TRADING IN CFDS ON FUTURES
The intermediary that enables futures contracts to be negotiated is the futures exchange, or commodity, market. Investors worldwide can access about 50 major commodity markets, with precious metals such as gold, silver, platinum, and palladium as the leading tradable assets due to their high economic value and durability. While Asia is the worldwide largest precious metals market (China, India, and Singapore are the top consumers of these commodities), the commodities market is dominated by European and American corporations, with the most prominent precious metals companies based in Canada and Germany.
The futures exchanges market, where, besides currencies and stock indices, gold and other precious metals are also actively traded, is available 24 hours a day, except weekends. Generally, precious metals are purchased in two main ways: on spot contracts and futures contracts.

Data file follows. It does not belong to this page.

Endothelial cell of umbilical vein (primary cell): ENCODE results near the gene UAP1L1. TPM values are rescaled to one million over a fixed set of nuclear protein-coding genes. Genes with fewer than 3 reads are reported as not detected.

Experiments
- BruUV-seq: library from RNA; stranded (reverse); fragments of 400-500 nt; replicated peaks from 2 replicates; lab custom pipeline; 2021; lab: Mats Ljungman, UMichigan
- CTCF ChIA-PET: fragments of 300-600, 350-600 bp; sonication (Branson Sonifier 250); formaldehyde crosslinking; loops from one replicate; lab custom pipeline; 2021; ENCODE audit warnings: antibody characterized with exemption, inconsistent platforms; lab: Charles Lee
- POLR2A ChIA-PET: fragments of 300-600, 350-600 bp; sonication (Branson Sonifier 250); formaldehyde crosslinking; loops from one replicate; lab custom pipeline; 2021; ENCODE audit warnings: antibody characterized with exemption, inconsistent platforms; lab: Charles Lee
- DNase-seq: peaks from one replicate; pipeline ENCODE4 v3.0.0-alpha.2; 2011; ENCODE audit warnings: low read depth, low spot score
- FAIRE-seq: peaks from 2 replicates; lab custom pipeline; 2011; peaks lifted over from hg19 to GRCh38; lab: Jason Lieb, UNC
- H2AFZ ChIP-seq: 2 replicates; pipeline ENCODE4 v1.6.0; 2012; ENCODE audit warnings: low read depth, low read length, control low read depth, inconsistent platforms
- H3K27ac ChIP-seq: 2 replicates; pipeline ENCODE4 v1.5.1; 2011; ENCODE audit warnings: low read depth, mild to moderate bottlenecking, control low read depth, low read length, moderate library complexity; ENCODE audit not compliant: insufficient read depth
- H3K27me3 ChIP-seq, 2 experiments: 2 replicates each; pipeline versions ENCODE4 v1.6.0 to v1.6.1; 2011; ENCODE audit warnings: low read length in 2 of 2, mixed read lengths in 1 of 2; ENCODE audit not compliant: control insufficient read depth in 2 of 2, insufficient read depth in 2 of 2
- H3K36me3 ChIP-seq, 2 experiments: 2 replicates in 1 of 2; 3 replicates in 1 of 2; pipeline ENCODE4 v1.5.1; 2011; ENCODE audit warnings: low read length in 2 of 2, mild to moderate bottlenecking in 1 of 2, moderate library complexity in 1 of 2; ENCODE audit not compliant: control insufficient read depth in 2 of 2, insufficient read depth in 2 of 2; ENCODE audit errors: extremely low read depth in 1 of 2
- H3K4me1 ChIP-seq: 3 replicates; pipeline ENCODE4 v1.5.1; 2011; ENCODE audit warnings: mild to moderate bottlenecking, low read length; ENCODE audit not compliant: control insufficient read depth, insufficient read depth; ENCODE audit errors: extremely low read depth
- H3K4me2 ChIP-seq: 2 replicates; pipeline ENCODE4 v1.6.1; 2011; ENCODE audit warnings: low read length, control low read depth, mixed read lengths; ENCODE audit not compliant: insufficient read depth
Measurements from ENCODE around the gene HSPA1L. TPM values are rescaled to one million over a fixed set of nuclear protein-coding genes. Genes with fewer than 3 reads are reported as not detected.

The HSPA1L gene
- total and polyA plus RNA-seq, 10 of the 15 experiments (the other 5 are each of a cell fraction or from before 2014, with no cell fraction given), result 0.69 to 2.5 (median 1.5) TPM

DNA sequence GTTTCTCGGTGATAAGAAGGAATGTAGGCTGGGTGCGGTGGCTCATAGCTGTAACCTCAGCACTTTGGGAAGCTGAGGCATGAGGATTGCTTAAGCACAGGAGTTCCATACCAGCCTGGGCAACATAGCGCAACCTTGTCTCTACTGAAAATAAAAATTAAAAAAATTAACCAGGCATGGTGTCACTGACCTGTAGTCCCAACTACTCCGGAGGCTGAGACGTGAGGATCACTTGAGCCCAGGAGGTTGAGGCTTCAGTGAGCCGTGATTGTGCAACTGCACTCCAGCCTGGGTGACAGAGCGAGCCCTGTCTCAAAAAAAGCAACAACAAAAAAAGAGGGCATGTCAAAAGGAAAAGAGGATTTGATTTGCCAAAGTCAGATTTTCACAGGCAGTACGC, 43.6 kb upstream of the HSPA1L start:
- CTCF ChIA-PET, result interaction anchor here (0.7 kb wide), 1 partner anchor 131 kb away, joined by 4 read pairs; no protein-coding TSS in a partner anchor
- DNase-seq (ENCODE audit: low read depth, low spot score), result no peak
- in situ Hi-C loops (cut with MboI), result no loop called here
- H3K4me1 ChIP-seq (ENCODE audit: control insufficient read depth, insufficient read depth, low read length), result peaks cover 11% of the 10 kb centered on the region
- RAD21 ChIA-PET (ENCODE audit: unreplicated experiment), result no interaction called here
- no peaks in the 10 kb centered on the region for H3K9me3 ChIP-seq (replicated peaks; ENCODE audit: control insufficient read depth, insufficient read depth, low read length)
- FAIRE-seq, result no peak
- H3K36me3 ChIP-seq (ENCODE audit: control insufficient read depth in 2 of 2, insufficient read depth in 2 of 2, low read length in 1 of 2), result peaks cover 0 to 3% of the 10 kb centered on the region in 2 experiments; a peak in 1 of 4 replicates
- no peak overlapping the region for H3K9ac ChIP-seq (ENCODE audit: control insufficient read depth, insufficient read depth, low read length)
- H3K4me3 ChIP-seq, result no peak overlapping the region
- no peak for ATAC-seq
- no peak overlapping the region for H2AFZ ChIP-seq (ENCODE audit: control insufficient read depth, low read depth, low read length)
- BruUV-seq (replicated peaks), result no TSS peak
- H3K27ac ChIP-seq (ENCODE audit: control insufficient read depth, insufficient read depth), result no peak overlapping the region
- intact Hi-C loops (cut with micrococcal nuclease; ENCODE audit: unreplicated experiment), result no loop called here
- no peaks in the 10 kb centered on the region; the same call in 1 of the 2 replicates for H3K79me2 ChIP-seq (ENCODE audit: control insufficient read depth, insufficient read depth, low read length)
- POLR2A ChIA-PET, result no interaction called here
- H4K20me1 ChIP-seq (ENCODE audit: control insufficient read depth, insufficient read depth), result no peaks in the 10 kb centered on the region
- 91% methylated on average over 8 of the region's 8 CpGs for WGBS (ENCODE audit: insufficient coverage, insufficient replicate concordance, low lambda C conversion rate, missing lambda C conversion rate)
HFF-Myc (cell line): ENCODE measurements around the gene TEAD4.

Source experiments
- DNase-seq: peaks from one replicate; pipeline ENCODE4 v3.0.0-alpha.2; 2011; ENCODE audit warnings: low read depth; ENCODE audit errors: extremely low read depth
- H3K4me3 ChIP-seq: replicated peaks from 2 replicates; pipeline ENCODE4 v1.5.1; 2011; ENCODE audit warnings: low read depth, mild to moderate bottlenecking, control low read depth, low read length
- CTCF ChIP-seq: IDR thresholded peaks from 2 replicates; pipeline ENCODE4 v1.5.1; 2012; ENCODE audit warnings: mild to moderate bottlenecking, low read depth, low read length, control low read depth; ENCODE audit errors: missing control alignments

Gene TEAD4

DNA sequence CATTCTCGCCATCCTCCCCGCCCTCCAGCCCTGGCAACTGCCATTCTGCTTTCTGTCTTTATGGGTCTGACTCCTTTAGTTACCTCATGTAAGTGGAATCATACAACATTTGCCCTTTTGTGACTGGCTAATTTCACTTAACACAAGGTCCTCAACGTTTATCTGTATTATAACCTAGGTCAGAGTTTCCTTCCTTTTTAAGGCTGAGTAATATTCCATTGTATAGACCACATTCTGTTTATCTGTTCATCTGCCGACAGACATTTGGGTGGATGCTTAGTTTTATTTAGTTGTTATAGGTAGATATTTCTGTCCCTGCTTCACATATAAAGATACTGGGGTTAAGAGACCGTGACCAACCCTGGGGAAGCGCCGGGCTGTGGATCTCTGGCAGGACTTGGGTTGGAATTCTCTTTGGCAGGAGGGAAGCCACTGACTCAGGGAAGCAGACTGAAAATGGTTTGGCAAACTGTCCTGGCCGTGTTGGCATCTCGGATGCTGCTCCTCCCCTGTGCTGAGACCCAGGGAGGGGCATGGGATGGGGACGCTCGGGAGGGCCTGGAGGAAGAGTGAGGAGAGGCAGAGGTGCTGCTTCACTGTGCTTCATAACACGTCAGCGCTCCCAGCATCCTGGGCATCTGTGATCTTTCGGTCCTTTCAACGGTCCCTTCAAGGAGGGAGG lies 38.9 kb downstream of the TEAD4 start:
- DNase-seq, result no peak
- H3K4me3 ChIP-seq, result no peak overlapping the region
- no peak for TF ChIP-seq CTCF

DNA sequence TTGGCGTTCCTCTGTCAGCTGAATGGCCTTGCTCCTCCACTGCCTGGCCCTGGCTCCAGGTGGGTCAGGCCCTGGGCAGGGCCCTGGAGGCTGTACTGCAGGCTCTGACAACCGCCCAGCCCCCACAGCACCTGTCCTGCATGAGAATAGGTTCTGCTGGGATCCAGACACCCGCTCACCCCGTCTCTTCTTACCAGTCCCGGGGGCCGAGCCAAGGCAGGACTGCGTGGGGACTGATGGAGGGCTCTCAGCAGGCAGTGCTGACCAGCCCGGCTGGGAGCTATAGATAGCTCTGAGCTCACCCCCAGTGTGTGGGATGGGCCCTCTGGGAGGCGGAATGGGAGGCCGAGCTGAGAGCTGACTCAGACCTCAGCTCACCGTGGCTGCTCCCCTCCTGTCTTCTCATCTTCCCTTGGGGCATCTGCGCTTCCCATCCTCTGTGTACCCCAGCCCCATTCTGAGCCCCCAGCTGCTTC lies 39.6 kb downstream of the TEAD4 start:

While spot contracts involve the physical buying or selling of these commodities for payment and delivery on the spot date (typically two business days following the trade date), futures are standardized contracts, mutually agreed on by two parties to buy or sell precious metals of a specific quantity and quality for a price agreed on (called futures price) with delivery and payment on a later date in future (called delivery date). The buying and selling of futures take place without the actual physical ownership of the commodities traded and done via online trading.